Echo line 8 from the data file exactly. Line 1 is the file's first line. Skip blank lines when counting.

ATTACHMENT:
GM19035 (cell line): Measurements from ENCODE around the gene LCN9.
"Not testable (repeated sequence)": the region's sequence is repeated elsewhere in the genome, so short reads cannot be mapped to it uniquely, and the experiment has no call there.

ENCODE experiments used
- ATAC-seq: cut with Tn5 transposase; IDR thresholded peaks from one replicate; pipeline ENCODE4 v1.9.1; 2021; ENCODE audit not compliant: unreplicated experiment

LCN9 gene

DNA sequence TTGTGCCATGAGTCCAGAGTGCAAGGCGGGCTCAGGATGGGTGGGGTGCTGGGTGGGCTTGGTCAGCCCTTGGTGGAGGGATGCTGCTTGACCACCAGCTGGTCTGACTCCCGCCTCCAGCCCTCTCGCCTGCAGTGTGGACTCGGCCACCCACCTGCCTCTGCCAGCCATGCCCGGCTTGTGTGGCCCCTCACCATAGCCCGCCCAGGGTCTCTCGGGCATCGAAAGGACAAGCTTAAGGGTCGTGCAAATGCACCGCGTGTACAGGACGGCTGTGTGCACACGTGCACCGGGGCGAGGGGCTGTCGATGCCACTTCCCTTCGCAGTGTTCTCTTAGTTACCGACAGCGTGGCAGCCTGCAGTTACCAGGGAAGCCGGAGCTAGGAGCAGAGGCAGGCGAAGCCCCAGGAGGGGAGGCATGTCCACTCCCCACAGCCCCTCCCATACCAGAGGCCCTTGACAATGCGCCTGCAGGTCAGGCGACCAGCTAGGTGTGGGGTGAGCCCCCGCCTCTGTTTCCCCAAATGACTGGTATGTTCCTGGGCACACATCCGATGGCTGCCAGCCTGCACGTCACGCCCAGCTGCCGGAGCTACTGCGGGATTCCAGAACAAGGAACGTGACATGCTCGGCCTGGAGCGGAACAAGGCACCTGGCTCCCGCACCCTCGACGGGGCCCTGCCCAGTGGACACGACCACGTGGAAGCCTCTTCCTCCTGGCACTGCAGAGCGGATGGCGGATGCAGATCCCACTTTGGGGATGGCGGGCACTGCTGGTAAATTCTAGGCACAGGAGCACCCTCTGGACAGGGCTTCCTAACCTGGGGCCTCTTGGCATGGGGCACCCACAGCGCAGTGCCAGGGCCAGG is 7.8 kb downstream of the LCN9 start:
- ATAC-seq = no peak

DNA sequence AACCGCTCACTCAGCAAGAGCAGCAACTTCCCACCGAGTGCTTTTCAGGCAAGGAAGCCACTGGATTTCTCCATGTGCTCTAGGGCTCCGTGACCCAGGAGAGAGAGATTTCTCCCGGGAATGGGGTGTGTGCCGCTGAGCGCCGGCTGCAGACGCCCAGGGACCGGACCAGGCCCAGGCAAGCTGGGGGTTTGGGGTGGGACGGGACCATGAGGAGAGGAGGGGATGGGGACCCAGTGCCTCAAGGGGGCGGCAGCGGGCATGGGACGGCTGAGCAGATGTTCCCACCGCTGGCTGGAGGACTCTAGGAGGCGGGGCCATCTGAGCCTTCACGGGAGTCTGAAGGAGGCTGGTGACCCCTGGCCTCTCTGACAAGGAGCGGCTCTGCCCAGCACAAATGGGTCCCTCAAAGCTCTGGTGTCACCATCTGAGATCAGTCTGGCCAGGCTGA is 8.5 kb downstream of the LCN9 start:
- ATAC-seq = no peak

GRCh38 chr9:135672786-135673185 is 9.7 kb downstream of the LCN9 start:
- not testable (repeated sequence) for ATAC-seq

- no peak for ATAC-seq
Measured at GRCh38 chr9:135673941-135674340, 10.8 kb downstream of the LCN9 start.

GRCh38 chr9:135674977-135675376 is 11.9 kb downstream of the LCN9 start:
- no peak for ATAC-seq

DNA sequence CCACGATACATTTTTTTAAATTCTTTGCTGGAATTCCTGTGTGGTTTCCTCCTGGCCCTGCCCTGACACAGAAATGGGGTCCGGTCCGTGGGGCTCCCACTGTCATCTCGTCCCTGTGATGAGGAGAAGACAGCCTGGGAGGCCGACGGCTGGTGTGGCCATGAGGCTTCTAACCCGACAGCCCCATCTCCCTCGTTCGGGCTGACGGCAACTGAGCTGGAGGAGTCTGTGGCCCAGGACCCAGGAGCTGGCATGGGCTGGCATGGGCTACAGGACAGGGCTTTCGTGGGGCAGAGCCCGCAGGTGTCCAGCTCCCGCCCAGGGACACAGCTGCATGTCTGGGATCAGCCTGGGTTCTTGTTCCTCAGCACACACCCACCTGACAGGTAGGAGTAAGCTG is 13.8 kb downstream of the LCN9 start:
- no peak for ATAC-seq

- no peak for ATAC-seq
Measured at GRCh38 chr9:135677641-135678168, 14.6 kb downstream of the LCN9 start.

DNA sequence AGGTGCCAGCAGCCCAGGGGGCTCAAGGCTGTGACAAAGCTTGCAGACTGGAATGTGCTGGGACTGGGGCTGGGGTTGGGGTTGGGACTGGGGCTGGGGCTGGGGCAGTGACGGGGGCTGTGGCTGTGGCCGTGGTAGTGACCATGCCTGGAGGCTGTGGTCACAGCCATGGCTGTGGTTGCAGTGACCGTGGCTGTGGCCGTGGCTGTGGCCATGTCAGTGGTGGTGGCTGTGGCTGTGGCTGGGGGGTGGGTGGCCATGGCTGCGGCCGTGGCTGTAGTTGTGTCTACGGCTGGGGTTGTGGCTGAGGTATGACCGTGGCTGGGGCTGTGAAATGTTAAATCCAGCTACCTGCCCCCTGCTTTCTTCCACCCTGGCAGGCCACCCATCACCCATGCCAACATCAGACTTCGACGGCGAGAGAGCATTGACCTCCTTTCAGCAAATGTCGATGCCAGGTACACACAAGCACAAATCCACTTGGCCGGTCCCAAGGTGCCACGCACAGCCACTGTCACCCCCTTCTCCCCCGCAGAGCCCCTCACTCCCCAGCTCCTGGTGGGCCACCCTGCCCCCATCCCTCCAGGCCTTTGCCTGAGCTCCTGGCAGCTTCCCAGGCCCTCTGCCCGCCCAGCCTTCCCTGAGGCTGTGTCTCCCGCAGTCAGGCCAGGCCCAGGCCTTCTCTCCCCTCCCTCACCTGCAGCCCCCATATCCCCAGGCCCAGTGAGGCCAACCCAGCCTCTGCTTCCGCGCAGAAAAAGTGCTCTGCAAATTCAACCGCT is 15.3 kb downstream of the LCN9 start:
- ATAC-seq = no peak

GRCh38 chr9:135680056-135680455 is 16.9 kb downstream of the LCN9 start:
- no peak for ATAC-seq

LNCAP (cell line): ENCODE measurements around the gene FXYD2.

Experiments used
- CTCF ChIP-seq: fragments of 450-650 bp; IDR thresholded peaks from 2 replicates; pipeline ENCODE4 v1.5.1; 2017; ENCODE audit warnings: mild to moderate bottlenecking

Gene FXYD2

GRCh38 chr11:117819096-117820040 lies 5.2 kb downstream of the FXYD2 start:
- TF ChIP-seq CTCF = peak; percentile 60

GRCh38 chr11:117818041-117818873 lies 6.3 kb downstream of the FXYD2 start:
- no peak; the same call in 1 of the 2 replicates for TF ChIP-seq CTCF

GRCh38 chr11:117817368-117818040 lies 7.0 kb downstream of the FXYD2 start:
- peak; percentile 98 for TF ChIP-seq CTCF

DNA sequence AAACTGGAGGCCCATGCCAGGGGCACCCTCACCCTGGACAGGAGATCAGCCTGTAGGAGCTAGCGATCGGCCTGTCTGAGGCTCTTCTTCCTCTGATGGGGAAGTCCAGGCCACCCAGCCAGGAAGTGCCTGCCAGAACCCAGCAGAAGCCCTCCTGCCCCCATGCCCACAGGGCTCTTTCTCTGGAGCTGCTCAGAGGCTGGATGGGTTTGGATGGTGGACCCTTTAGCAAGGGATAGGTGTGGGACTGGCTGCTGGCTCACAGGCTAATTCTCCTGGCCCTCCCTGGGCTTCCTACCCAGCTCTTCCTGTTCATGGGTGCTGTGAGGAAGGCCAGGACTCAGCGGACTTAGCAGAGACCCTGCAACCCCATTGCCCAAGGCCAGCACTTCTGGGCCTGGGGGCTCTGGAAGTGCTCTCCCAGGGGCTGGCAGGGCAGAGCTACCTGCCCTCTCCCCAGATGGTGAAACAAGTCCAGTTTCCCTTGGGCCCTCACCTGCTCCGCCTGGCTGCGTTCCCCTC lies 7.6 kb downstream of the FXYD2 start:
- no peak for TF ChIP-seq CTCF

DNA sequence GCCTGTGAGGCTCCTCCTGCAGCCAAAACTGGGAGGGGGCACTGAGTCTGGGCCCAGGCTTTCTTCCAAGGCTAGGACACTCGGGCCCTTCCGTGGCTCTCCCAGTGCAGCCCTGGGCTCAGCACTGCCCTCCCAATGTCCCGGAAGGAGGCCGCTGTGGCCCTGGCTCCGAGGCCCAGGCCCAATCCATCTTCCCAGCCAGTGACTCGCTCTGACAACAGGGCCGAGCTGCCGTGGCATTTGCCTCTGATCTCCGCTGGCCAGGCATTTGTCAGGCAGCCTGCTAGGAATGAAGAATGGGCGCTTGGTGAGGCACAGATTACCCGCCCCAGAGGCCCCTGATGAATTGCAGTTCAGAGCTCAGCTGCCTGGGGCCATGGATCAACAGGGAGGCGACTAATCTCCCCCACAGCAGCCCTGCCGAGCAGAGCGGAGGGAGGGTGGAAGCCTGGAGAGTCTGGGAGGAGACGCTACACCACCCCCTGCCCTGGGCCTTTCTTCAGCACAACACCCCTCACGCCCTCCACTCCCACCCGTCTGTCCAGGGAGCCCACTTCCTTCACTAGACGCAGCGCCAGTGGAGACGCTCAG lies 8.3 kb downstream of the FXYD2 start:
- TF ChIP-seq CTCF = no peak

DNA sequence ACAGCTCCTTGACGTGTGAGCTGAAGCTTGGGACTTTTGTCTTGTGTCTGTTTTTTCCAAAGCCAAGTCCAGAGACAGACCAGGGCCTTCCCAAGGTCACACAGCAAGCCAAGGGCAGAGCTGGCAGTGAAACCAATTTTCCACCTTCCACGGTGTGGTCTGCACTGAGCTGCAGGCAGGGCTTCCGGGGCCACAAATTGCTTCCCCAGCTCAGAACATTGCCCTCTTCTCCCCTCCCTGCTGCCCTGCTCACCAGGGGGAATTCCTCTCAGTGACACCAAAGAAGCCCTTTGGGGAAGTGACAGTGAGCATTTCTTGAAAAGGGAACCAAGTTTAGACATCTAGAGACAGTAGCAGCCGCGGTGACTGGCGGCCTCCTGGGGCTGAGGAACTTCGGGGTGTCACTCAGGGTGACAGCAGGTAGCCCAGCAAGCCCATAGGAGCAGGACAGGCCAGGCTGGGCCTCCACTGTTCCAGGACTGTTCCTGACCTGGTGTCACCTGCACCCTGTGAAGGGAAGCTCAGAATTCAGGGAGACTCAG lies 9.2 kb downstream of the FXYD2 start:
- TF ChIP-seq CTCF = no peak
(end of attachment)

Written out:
DNA sequence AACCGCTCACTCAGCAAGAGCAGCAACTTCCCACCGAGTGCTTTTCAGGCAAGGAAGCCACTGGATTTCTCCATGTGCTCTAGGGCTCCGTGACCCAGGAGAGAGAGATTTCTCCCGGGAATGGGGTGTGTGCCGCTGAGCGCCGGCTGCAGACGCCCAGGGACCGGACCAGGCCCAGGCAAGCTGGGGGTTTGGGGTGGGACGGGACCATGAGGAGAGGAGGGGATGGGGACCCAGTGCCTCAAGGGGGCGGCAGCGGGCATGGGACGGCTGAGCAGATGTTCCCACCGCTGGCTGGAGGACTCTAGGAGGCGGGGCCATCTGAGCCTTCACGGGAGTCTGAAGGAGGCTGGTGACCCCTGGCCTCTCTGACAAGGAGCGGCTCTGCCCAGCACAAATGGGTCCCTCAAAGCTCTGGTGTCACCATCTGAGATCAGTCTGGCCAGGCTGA is 8.5 kb downstream of the LCN9 start: